The correspondence of M. Tullius Cicero: arranged according to its chronological order, Volume 5

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Hodges, Foster & Figgis ; Longmans, Green, 1897 - Latin letters
 

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Page xlv - Alas! they had been friends in youth; But whispering tongues can poison truth; And constancy lives in realms above; And life is thorny; and youth is vain; And to be wroth with one we love Doth work like madness in the brain.
Page 19 - Drink no longer water, but use a little wine for thy stomach's sake and thine often infirmities.
Page 20 - When I look upon the tombs of the great, every emotion of envy dies in me; when I read the epitaphs of the beautiful, every inordinate desire goes out; when I meet with the grief of parents upon a tombstone, my heart melts with compassion; when I see the tomb of the parents themselves, I consider the vanity of grieving for those whom we must quickly follow.
Page 20 - I read the epitaphs of the beautiful, every inordinate desire goes out ; when I meet with the grief of parents upon a tomb-stone, my heart melts with compassion ; when I see the tomb of the parents themselves, I consider the vanity of grieving for those whom we mnst quickly follow.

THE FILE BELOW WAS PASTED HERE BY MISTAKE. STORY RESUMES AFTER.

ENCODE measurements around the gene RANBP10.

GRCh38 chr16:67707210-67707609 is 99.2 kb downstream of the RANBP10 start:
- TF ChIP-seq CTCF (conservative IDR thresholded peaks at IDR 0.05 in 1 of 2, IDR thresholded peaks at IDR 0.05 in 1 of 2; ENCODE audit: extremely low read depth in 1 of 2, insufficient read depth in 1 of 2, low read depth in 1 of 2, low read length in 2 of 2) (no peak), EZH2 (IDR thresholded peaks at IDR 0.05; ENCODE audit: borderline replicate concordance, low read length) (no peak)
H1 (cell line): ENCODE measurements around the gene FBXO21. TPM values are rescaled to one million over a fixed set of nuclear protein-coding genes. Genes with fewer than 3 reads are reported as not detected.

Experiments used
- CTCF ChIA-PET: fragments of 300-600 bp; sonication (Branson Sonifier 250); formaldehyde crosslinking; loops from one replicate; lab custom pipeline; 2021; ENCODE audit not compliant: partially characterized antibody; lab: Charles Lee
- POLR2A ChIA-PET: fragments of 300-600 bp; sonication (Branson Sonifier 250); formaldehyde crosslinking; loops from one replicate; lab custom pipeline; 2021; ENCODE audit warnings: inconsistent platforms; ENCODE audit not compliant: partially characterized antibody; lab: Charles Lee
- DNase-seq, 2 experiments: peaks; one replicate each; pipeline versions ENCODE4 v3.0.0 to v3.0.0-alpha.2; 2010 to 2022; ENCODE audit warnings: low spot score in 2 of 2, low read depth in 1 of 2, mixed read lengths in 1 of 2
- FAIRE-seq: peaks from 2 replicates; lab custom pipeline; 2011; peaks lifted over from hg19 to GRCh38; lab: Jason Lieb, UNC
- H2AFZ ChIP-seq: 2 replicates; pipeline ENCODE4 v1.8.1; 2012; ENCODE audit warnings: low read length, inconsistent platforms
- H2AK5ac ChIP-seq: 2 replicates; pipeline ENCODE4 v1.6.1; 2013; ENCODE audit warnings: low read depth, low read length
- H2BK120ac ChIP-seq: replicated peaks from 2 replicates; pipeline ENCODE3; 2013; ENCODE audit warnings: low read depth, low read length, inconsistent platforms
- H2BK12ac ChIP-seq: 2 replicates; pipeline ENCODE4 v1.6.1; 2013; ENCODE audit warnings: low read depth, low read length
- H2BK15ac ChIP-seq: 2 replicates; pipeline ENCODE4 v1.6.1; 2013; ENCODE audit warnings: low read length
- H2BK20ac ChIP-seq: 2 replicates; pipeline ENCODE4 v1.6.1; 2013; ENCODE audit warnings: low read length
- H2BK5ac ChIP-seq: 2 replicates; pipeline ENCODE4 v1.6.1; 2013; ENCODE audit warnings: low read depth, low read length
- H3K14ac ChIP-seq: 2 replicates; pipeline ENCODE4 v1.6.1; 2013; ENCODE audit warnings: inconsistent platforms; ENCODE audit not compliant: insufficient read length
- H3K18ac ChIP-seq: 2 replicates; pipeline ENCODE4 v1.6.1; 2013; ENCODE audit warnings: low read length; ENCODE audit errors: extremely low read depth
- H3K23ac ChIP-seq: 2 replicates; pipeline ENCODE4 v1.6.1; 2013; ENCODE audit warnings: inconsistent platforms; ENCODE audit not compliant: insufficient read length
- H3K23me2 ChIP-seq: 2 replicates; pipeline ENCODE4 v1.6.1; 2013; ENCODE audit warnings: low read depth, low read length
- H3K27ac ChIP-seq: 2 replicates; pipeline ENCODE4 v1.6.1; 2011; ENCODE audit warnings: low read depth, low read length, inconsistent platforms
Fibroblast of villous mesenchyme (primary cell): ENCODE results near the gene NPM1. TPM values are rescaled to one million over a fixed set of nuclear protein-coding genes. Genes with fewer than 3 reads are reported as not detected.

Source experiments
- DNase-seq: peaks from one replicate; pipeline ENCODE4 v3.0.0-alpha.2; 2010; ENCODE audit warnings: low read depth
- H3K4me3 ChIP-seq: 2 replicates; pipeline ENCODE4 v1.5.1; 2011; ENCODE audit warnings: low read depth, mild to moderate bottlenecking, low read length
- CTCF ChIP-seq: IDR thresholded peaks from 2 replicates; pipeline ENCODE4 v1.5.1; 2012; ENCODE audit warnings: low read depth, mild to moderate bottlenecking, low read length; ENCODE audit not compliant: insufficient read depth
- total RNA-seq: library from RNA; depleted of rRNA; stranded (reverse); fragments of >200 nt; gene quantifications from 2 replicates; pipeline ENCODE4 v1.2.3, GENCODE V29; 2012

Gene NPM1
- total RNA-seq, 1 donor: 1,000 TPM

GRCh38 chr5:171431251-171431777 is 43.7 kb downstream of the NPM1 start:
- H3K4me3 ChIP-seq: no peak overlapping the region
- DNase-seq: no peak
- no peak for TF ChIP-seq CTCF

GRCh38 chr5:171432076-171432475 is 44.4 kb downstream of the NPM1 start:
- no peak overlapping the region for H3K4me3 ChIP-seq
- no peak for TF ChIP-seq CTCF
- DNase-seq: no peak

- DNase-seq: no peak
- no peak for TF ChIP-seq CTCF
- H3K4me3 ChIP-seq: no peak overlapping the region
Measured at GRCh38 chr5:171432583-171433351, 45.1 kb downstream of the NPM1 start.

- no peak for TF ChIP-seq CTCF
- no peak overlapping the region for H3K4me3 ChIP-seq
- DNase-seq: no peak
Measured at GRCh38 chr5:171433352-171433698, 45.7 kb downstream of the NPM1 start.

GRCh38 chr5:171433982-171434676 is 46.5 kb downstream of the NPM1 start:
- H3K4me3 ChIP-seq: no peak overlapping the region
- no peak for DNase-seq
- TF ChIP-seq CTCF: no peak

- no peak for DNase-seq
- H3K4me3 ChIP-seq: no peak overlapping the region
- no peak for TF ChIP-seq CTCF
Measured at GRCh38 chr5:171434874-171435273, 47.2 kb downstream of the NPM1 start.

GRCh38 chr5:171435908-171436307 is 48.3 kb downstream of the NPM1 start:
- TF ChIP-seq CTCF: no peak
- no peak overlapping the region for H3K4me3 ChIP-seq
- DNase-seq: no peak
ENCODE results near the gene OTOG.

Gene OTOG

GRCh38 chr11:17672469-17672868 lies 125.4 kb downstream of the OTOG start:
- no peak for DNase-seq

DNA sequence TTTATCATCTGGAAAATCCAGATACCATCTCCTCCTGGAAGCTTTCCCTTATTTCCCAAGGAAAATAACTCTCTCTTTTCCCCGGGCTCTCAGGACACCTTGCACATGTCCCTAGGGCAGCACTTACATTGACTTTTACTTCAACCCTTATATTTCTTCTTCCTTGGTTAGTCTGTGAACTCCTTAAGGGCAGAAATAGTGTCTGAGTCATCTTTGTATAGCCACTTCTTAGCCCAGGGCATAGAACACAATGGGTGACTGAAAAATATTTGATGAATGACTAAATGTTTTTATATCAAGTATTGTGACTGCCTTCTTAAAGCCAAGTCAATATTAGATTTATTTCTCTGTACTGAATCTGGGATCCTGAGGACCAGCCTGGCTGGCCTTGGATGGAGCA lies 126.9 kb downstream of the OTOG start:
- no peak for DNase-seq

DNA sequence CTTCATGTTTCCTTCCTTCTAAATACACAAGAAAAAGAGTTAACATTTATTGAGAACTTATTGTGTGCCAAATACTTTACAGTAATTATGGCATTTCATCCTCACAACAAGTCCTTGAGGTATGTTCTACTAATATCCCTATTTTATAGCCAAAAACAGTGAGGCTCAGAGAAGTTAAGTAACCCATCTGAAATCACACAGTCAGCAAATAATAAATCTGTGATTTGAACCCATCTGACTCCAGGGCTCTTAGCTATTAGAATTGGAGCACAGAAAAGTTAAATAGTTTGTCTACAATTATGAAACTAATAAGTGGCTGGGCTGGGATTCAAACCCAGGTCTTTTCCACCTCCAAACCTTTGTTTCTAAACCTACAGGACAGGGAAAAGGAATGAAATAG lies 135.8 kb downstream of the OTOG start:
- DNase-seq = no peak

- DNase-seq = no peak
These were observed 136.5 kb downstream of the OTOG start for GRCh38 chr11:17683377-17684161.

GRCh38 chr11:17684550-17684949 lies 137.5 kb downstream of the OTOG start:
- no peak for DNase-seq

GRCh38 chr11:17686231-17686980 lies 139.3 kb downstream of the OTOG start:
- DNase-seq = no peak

Page xxiii - Rome, thou hast lost the breed of noble bloods ! When went there by an age, since the great flood, But it was...
Page 147 - inhibere' illud tuum, quod valde mihi adriserat, vehementer displicet. est enim verbum totum nauticum. quamquam id quidem sciebam, sed arbitrabar sustineri remos cum inhibere essent remiges iussi. id non esse eius modi didici heri cum ad villam nostram navis appelleretur. non enim sustinent, sed alio modo remigant. id ab (Troxfi remotissimum est.

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